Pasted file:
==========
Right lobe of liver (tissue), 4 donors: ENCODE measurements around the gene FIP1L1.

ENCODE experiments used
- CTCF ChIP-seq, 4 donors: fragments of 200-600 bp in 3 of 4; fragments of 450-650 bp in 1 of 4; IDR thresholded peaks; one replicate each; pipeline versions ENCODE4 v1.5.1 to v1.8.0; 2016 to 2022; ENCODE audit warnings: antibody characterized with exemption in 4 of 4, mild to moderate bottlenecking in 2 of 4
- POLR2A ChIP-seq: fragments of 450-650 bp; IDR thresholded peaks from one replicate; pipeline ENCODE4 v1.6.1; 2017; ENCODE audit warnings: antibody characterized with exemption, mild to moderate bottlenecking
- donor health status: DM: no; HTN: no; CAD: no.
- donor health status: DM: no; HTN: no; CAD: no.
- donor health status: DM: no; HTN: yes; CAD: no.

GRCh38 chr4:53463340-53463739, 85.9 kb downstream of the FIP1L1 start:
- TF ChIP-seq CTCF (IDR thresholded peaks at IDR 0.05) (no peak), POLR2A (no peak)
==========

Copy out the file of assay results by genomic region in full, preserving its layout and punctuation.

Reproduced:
Right lobe of liver (tissue), 4 donors: ENCODE measurements around the gene FIP1L1.

ENCODE experiments used
- CTCF ChIP-seq, 4 donors: fragments of 200-600 bp in 3 of 4; fragments of 450-650 bp in 1 of 4; IDR thresholded peaks; one replicate each; pipeline versions ENCODE4 v1.5.1 to v1.8.0; 2016 to 2022; ENCODE audit warnings: antibody characterized with exemption in 4 of 4, mild to moderate bottlenecking in 2 of 4
- POLR2A ChIP-seq: fragments of 450-650 bp; IDR thresholded peaks from one replicate; pipeline ENCODE4 v1.6.1; 2017; ENCODE audit warnings: antibody characterized with exemption, mild to moderate bottlenecking
- donor health status: DM: no; HTN: no; CAD: no.
- donor health status: DM: no; HTN: no; CAD: no.
- donor health status: DM: no; HTN: yes; CAD: no.

GRCh38 chr4:53463340-53463739, 85.9 kb downstream of the FIP1L1 start:
- TF ChIP-seq CTCF (IDR thresholded peaks at IDR 0.05) (no peak), POLR2A (no peak)